The letter concludes by warning Martin, "Should you decide to move forward with this vote against the expressed bipartisan, bicameral intent of Congress, we will approach Appropriations Chairman Byrd with a request that funds be denied for the implementation of this rule."
Read more in Radio Ink

Other coverage of the exchange between Martin and members of the Senate Commerce Committee:
Commerce's FCC Hearing Gets Heated
By Radio Ink - Dec. 17, 2007
WASHINGTON -- December 13, 2007: At Thursday morning's Senate Commerce Committee oversight hearing with the FCC, Sen. John Kerry (D-MA), after asking the other FCC Commissioners a few questions, said to FCC Chairman Kevin Martin, "Sen. [Trent] Lott, Sen. [Ted] Stevens, Sen. [Daniel] Inouye, others on the committee, with long experience on this committee, editorial comment across the country, countless organizations, countless numbers of witnesses, have all objected to the way the FCC is about to proceed" -- that is, by holding a vote on December 18 on Martin's controversial revision to the newspaper-broadcast cross-ownership rules.

Kerry noted that the committee has asked the FCC to complete localism and diversity proceedings before allowing more media consolidation, then began what became the hearing's most contentious exchange by saying, "Who is it that created the FCC, Mr. Chairman?" Martin replied, "Congress created the FCC." To which Kerry said, "And Congress created the FCC for what purpose?" "To regulate the telecommunications and media areas," said Martin.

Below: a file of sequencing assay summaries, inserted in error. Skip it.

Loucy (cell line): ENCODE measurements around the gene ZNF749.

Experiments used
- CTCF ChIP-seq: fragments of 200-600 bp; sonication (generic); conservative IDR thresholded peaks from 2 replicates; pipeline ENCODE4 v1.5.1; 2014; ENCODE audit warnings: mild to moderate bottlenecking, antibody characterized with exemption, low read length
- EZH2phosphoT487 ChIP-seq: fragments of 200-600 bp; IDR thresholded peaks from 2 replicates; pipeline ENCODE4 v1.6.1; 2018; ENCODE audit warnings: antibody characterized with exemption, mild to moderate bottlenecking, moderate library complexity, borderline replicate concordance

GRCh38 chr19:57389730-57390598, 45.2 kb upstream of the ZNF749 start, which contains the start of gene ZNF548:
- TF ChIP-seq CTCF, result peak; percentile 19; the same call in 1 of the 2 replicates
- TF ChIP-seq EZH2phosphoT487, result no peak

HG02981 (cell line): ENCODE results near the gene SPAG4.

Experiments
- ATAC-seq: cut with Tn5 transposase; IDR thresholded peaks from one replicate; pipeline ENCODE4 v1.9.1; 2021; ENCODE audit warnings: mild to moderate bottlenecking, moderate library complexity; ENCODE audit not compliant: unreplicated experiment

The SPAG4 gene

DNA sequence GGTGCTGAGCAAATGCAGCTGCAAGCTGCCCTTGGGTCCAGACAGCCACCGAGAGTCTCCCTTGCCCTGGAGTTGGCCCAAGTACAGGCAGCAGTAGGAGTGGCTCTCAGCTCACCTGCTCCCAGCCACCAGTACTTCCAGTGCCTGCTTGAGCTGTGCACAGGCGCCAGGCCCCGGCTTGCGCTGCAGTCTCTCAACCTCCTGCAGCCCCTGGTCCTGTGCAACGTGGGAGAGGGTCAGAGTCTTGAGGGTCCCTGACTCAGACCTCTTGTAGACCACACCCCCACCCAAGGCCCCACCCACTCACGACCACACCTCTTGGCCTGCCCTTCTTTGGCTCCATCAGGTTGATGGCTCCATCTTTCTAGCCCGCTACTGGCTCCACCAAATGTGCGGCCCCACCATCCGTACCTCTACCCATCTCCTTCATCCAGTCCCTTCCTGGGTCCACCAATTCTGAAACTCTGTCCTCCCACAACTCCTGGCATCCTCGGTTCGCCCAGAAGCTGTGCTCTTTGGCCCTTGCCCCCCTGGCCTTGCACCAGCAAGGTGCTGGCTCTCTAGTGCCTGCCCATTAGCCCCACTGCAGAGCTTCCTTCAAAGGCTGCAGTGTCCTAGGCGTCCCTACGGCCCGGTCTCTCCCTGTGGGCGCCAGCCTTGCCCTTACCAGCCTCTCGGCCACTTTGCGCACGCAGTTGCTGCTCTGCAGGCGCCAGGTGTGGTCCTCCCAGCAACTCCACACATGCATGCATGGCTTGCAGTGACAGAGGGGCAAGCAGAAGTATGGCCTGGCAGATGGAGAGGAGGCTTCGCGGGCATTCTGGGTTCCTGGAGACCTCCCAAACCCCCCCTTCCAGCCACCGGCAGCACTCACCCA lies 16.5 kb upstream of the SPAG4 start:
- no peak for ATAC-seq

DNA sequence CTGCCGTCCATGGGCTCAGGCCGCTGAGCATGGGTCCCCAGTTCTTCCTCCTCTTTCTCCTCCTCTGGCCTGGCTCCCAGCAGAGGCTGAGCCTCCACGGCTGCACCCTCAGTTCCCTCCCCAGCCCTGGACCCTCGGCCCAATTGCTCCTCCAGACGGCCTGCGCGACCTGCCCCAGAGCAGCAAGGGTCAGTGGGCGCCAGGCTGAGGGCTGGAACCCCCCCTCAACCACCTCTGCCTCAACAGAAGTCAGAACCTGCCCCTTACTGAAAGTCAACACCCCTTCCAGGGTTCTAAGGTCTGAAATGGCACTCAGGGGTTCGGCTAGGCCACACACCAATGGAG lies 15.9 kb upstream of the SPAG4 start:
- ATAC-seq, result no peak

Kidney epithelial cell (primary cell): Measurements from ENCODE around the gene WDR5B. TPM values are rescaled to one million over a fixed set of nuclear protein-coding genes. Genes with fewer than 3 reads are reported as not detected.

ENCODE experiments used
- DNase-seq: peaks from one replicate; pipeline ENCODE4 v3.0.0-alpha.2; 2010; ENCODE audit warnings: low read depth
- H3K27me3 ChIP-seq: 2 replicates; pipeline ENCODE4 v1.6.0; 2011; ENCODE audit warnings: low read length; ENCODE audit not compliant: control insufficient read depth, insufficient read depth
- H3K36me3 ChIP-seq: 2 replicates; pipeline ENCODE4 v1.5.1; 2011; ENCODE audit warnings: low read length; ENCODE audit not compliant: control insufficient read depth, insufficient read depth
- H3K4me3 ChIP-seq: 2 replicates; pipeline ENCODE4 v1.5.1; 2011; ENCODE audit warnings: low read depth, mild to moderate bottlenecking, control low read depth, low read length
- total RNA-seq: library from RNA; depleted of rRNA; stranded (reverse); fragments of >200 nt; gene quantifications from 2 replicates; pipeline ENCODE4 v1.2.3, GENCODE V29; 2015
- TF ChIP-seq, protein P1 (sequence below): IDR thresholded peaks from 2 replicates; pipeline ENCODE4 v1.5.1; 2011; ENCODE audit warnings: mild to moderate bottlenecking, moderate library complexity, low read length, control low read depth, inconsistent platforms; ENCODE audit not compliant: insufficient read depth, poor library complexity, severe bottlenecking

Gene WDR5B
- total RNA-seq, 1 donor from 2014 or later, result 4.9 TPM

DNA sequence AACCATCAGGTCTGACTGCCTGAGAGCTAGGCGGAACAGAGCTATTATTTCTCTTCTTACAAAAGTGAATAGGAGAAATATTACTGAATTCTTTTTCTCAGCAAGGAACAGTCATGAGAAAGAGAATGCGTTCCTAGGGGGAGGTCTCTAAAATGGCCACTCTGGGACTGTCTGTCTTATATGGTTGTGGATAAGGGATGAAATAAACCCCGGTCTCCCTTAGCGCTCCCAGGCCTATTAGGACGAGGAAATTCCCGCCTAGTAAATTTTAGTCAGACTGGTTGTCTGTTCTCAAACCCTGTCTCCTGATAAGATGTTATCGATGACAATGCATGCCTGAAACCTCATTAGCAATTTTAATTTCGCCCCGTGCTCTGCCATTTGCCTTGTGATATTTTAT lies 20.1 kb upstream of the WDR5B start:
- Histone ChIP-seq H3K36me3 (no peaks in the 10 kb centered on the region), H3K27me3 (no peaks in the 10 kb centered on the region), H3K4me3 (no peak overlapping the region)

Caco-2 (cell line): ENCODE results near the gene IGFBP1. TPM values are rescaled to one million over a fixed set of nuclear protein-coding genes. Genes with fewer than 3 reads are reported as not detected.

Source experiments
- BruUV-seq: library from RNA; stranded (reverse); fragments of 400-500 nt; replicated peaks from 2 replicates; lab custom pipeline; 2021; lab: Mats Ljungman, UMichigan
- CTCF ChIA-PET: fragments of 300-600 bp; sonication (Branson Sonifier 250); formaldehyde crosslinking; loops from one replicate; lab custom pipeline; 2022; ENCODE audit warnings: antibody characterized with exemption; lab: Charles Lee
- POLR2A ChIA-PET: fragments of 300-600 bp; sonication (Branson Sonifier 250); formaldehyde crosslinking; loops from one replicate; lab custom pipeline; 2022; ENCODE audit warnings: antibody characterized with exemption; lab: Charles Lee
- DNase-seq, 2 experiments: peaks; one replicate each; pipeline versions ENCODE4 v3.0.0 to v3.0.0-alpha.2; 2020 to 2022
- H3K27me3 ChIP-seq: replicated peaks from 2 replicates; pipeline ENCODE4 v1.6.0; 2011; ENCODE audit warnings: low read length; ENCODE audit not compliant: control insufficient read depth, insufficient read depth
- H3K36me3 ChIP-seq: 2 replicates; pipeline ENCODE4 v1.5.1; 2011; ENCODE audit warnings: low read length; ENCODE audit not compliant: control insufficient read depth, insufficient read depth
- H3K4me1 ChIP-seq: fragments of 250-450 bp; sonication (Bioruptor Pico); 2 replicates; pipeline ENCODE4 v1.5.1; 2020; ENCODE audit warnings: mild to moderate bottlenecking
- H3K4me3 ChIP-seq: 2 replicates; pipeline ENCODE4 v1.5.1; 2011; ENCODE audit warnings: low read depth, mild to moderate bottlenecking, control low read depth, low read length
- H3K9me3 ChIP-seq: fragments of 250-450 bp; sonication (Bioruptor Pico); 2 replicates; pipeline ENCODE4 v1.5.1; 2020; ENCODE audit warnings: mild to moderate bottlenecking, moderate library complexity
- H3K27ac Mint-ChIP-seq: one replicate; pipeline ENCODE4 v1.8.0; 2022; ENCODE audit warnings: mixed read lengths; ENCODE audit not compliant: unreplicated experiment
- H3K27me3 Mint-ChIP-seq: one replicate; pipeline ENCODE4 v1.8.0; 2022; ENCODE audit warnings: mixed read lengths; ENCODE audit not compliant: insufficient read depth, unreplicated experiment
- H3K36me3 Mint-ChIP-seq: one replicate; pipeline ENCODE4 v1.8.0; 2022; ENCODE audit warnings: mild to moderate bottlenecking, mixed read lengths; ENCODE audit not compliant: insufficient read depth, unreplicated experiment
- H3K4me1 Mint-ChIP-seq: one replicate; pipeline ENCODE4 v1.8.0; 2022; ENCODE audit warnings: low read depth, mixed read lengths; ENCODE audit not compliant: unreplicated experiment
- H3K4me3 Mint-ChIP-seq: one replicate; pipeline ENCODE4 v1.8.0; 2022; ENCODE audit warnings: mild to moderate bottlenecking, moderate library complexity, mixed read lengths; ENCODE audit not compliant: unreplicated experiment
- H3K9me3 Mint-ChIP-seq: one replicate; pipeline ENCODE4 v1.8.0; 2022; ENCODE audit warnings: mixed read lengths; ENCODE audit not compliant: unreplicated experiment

"In the interest of the American people," Kerry responded. "In the public interest, yes," said Martin.

Kerry continued, "The Congress has expressed its will here with respect to this potential action, has it not?"

"This committee has passed a bill out of the committee that said there should be a process in place for media-ownership reviews," Martin replied. But he added that Congress also expressed its will with the Telecom Act in 1996, which mandated periodic reviews of the media-ownership rules.

Martin had begun his earlier, prepared testimony with remarks on the uncertain financial future of the newspaper industry, and, in response to that, Kerry said, "Nowhere in the FCC rules, either in 1934 or in 1996, is there anything that suggests you have a rationale or a motivation to save newspapers."

Martin replied, "I think we have an obligation to understand what the impact that some of our rules have on the industries that we regulate" -- including the impact on newspapers of the 1975 newspaper-broadcast cross-ownership ban.

"The purpose of that was not with respect to the regulation of newspapers," Kerry said. "The purpose of that was with respect to the consolidation of power in the dissemination of information."

'No Absolutely Understandable Rationale'

Later, Kerry said, "You're in the middle of an analysis of diversity and localism, and, notwithstanding that your responsibility is to the public, to make sure that diversity and localism are well served, you're about to make a decision, for no absolutely understandable rationale and against the will of Congress and most of the witnesses, to actually increase the concentration, which will make worse the localism and diversity issues, without even having completed those studies."